But it was the strong, intelligent, brilliant women I met who showed me how wrong I was – family, friends, flatmates, colleagues and partners. They made me realise how difficult life can be for a woman in this fucked up, patriarchal world that has no basis or logic for considering men better. They showed me the meaning of true strength, of what it takes to survive, even thrive, despite society trying to keep them down at every possible opportunity. And long before the sexual harassment they were subject to came to light, I knew that men have to do better, that women deserve much, much better.
I may not have the power to change this mindset, but I promise that I will not encourage it. That I will not be part of a conversation or social circle that considers women to be second-class citizens. It’s the least I can do. And I know that I’m not alone.
On a personal level, it is with a mixture of both depressing and optimistic tunes that I come to the fact that a lot of the people that I have known have been victims of this heinous crime (in subtleness, normalised) and that they are vocal about the sad state of affairs respectively. Vocal in a society that hushes even the most innocent of sounds of the word ‘sex’ itself to let alone let its disillusioned partakers grapple with even the possibility that such crimes exist while being hypocritically committed to eve-teasing, stalking, slut-shaming and other acts of physical and sexual intimidation (none the better off the other) without a single thought.
Our great society, which in its moral high ground, pretends that sex is non-existent and inquisitions any notions of frankness to debate the same only for sex to foster in crooked forms behind the veil of a seemingly multiplying populace of celibate beings. It is very hard for us to accept that sex is one of the basic needs of life and that its discussion and fulfilment is absolutely normal. On the contrary, it is hushed and made to seem like an anomaly. The result of which is the increase in sexual harassment and crimes for even discussions on sex for the sake of moulding a rationale to speak against such crimes find neither the prevalence and never the preference among our people. Consequently, the rationale is influenced, or rather ill-influenced, by other demeaning factors which normalise such acts as the counter-narrative to the normalisation is not presented in public due to ashamedness, on sometimes, or fear, at other; but both of them being direct results of the concealing construct of the society.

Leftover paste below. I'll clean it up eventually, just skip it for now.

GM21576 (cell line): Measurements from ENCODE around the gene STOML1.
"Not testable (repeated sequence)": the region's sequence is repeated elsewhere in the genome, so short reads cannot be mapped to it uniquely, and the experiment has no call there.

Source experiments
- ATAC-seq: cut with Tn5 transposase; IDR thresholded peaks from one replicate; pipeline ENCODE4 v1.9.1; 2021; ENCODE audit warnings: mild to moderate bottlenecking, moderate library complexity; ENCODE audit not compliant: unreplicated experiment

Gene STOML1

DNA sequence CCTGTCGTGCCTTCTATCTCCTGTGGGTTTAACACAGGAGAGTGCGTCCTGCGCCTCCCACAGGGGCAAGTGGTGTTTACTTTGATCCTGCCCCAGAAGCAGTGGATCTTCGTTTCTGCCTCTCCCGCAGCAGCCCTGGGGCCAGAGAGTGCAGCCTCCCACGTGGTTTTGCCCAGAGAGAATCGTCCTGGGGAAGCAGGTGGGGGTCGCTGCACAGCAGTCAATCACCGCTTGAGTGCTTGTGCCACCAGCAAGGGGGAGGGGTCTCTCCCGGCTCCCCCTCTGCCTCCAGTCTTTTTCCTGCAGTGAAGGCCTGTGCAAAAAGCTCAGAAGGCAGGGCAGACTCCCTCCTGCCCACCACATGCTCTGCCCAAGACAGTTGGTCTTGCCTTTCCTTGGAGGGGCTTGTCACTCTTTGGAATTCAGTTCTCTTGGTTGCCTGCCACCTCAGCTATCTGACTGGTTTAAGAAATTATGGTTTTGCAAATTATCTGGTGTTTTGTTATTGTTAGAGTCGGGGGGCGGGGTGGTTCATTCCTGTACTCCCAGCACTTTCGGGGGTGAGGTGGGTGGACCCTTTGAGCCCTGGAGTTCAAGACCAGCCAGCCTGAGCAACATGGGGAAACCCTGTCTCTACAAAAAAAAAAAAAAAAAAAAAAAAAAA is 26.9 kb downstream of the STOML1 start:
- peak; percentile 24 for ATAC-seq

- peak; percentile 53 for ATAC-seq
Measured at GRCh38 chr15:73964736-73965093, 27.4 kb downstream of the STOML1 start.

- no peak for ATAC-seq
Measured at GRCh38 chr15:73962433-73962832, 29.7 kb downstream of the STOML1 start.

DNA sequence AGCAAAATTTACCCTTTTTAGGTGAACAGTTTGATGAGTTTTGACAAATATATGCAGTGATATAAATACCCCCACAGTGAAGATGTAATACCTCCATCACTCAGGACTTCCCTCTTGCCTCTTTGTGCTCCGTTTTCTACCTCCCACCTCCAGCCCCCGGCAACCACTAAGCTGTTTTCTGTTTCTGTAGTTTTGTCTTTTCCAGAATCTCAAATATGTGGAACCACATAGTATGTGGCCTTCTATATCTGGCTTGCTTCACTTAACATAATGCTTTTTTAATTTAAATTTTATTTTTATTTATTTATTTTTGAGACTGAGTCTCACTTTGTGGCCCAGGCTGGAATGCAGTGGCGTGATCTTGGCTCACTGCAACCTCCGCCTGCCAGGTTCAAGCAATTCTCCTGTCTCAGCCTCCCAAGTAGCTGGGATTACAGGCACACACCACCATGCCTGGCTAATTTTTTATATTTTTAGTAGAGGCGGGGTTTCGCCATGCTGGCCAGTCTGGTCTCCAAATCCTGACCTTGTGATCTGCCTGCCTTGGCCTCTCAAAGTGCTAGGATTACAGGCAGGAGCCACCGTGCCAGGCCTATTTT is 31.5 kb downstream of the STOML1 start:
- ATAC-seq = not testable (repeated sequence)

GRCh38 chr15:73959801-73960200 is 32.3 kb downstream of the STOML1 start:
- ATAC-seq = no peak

‘#MeToo‘ and the trend associated with is, of course, no real solution to the problem in itself but it is a wildly efficient and powerful attempt at challenging this crude construct and thus, there’s hope that the realisation of such a reality will be the root of deriving at a real solution and therefore, the movement should be supported with strong statements and every ill-intended attempt to stunt it be met with statements even stronger.
Regardless, the movement is already a semi-success as it has initiated talks on such hideous actions, albeit some of them being short on logic, and therefore has sensitised the world in coming into grasp of the fact of how intense the problem really is and thus, has almost served its purpose and the real question however, is to decide on how to and what to do next to take the fight further.